* Q3 sales 3.88 bln euros vs Reuters poll average 3.92 bln
* Q3 operating profit 463 mln euros vs poll average 466 mln
* Soccer boots, jerseys, running products to take on Nike
* Nike takes market share from Adidas in Europe
* Shares rise 3.5 pct, outperform DAX
By Victoria Bryan
FRANKFURT, Nov 7 Adidas forecast a
$2.7 billion boost to sales from next year's soccer World Cup
would help it over a tough 2013, and said it would fend off
rival Nike in hotly-contested European markets with
innovative running gear.
Adidas, the world's No. 2 maker of sportswear and
accessories, has struggled this year to maintain momentum after
a big boost in 2012 from the Olympics and European soccer
championship, and warned in September sales and profits would
not rise as much as expected.
The company confirmed on Thursday that third quarter
operating profit dropped 6 percent and sales fell 7 percent,
hurt by distribution problems in Russia, a currency hit in North
America and Japan, and poor sales of golfing products.
To make matters worse, Adidas lost market share to Nike on
its European home turf.
It had 13.2 percent of the western European sporting goods
market to Nike's 12.4 percent in 2012, according to data from
Euromonitor. Nike reported an 8 percent rise in sales in western
Europe in its fiscal first quarter to the end of August, while
Adidas posted a fall of 6 percent at constant currencies in its
Adidas Chief Executive Herbert Hainer denied a recent report
that Nike had overtaken Adidas in terms of soccer sales in
Germany and vowed to defend the group's prize business.
"We have a lot of ammunition to fight back," he told
journalists, noting that increased levels of World Cup stock -
jerseys and match balls - are now being shipped out ahead of
release in a couple of weeks.
Adidas will also launch more soccer shoes with the help of
Barcelona star Lionel Messi who fronts its new range of brightly
coloured Samba boots.
The sportswear firm traditionally performs well in years
with major sporting events. Its forecast for soccer sales of
more than 2 billion euros ($2.7 billion) in 2014 would be a
record and an increase of a third compared with 1.5 billion in
the last World Cup year.
Shares in Adidas, which hit a record high of 88.50 euros in
August, were up 3.5 percent and outperforming a flat wider
market at 1135 GMT as investors welcomed results as
forecast and looked to better earnings next year.
"All the bad news (is) on the table now," DZ Bank analyst
Herbert Sturm said, referring to the company's earlier profit
warning. "We expect a series of positive news flow in the next
months to come."
RUNNING AWAY FROM NIKE
Chief Financial Officer Robin Stalker explained a 6 percent
jump in inventories by saying the group had already increased
stock levels ahead of an expected upturn in demand.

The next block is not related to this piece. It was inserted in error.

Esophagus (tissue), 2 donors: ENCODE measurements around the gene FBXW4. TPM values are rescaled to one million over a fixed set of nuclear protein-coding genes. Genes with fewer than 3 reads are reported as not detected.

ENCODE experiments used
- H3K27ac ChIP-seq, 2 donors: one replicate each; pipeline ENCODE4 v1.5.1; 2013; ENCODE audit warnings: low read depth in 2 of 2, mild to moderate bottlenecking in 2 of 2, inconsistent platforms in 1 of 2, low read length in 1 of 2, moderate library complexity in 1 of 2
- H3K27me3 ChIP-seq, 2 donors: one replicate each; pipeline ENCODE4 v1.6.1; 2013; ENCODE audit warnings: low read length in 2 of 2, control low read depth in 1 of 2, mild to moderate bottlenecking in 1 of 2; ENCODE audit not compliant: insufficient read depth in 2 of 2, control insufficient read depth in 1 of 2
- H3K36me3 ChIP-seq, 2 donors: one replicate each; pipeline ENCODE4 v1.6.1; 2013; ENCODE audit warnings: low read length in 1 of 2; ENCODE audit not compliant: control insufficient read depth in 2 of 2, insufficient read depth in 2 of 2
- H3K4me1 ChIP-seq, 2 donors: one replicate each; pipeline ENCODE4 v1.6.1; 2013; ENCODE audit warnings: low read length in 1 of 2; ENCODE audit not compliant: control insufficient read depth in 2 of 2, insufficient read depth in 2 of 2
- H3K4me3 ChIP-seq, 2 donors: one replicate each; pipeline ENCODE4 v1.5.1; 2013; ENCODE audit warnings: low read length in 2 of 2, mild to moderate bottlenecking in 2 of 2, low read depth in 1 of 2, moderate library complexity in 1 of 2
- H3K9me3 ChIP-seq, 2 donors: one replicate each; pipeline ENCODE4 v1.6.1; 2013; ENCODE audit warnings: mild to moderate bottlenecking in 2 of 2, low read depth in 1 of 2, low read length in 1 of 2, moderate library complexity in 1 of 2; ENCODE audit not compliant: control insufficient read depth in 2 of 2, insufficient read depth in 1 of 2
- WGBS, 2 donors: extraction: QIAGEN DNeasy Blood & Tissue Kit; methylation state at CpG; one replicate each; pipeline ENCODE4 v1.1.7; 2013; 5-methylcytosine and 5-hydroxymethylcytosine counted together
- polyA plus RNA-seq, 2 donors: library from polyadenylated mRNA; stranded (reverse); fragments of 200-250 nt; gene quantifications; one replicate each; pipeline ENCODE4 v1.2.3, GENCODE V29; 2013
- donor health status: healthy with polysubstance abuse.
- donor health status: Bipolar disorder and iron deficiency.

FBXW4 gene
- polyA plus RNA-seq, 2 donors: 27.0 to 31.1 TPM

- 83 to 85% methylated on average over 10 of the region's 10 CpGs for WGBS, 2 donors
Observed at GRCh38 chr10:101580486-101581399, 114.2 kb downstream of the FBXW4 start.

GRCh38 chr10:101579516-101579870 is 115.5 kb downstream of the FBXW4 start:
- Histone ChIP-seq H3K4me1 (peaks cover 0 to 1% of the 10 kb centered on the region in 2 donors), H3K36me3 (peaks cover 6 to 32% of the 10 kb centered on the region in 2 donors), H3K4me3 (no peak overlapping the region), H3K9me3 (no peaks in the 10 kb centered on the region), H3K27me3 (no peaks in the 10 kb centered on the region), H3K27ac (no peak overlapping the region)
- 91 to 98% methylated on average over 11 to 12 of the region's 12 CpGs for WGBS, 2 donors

"We anticipate sales in next three to six months to be
higher than the same period last year," he said.
Aside from soccer, Hainer said Adidas was well placed to
take on Nike in the running market, where it has increased sales
by 14 percent so far this year.
The group has launched two new running shoes this year -
Boost and Springblade, the first with cushioning in the sole,
the second with futuristic-looking blades on the sole. Hainer
said the latter was doing well with consumers in the United
States, Brazil and Russia.
"We will roll it out further in 2014," he said.
In a bid to outdo Nike's popular Fuelband fitness monitor,
Adidas has also unveiled a new running watch that can track the
wearer's run, heartbeat, offer coaching tips and play music.
"Losing leadership in Western Europe - their home market -
would be a very tough pill to swallow," said Euromonitor analyst
Magdalena Kondej. "But they recognise the threat and they
continue focusing on innovation. That puts them in a good
position once European markets recover."
A bright spot was the Reebok brand, where sales rose 5
percent in the three months to end-September, the second quarter
in a row of growth as a new focus on fitness pays off.
Hainer also said Adidas was making "good progress" on its
2015 targets for sales of 17 billion euros and an operating
margin of 11 percent, goals that had come under scrutiny after
the profit warning.
Third quarter sales were 3.88 billion euros and operating
profit 463 million ($626 million), both slightly below the
average estimates in a Reuters poll. Despite this, the group
improved its gross profit margin - a key measure of
profitability in the apparel industry - 1.9 percentage points to
49.3 percent on higher prices and sales in its own shops.
Adidas maintained a forecast for sales to rise by a low
single digit percentage in 2013 and to achieve an operating
margin of around 8.5 percent.